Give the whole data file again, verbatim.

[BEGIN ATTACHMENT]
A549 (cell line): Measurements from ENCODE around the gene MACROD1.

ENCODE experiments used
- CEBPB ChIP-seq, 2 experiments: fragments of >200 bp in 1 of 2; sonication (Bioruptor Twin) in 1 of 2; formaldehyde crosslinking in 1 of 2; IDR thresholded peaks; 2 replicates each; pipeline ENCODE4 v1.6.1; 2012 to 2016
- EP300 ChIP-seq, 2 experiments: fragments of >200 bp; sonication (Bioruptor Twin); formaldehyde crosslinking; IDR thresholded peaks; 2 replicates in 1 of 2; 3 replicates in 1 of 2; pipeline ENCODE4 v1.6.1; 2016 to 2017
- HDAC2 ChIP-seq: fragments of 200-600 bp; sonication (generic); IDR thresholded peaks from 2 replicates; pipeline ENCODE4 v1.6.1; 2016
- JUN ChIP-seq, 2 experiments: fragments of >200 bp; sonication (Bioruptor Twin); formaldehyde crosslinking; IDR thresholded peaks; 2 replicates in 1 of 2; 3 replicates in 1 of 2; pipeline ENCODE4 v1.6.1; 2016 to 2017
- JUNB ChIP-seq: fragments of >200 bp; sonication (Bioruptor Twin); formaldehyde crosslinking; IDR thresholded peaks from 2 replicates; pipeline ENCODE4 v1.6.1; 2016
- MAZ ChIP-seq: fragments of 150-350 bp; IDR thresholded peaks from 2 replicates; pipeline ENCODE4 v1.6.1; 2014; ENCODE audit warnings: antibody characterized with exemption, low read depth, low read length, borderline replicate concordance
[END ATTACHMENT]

A549 (cell line): Measurements from ENCODE around the gene MACROD1.

ENCODE experiments used
- CEBPB ChIP-seq, 2 experiments: fragments of >200 bp in 1 of 2; sonication (Bioruptor Twin) in 1 of 2; formaldehyde crosslinking in 1 of 2; IDR thresholded peaks; 2 replicates each; pipeline ENCODE4 v1.6.1; 2012 to 2016
- EP300 ChIP-seq, 2 experiments: fragments of >200 bp; sonication (Bioruptor Twin); formaldehyde crosslinking; IDR thresholded peaks; 2 replicates in 1 of 2; 3 replicates in 1 of 2; pipeline ENCODE4 v1.6.1; 2016 to 2017
- HDAC2 ChIP-seq: fragments of 200-600 bp; sonication (generic); IDR thresholded peaks from 2 replicates; pipeline ENCODE4 v1.6.1; 2016
- JUN ChIP-seq, 2 experiments: fragments of >200 bp; sonication (Bioruptor Twin); formaldehyde crosslinking; IDR thresholded peaks; 2 replicates in 1 of 2; 3 replicates in 1 of 2; pipeline ENCODE4 v1.6.1; 2016 to 2017
- JUNB ChIP-seq: fragments of >200 bp; sonication (Bioruptor Twin); formaldehyde crosslinking; IDR thresholded peaks from 2 replicates; pipeline ENCODE4 v1.6.1; 2016
- MAZ ChIP-seq: fragments of 150-350 bp; IDR thresholded peaks from 2 replicates; pipeline ENCODE4 v1.6.1; 2014; ENCODE audit warnings: antibody characterized with exemption, low read depth, low read length, borderline replicate concordance